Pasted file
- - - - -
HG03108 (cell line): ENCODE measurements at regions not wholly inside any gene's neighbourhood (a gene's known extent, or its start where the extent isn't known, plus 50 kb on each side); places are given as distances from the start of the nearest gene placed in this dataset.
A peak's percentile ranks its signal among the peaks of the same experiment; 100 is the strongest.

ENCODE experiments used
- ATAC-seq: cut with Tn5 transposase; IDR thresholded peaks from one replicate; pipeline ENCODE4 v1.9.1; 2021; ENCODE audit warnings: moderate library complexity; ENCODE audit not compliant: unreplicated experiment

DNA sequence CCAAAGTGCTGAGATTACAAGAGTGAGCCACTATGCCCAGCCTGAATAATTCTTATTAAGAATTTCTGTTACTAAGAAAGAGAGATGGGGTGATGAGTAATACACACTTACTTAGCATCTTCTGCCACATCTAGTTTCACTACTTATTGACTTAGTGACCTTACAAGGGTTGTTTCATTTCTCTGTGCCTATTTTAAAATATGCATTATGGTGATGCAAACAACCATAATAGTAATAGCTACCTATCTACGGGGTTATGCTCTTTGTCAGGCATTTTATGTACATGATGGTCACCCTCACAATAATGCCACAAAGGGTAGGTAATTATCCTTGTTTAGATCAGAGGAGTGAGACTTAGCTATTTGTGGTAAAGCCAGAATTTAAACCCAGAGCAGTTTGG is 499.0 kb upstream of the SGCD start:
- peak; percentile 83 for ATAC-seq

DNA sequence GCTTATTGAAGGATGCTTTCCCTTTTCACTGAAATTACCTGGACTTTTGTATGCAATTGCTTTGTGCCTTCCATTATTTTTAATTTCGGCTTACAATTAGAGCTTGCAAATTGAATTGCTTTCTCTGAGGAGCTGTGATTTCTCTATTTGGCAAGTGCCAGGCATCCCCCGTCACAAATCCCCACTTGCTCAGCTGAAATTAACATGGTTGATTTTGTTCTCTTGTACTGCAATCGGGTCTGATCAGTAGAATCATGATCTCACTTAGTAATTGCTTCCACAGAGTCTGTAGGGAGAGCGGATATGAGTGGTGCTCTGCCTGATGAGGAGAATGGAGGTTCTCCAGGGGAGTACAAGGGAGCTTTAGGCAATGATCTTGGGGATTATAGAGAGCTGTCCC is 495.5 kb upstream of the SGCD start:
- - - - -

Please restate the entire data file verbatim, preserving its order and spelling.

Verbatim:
HG03108 (cell line): ENCODE measurements at regions not wholly inside any gene's neighbourhood (a gene's known extent, or its start where the extent isn't known, plus 50 kb on each side); places are given as distances from the start of the nearest gene placed in this dataset.
A peak's percentile ranks its signal among the peaks of the same experiment; 100 is the strongest.

ENCODE experiments used
- ATAC-seq: cut with Tn5 transposase; IDR thresholded peaks from one replicate; pipeline ENCODE4 v1.9.1; 2021; ENCODE audit warnings: moderate library complexity; ENCODE audit not compliant: unreplicated experiment

DNA sequence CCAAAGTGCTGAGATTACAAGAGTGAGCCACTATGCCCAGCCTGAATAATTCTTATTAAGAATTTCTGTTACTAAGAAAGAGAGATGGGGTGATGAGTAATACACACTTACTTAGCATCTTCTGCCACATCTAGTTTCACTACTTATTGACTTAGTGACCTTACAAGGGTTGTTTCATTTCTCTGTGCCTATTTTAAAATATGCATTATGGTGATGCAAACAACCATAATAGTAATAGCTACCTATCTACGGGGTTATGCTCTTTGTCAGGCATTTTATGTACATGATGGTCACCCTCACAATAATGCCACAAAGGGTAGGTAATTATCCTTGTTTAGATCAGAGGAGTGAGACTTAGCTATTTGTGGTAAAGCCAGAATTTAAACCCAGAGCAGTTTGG is 499.0 kb upstream of the SGCD start:
- peak; percentile 83 for ATAC-seq

DNA sequence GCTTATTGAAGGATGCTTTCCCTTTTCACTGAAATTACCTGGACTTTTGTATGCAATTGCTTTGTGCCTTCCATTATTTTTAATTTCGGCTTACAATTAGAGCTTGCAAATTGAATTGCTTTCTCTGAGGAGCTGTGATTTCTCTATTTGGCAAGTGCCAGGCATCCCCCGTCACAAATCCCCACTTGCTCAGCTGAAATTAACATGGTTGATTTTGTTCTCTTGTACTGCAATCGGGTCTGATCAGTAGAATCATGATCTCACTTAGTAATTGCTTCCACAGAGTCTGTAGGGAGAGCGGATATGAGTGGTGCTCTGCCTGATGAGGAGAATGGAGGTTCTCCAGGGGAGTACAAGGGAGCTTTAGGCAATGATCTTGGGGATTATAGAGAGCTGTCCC is 495.5 kb upstream of the SGCD start: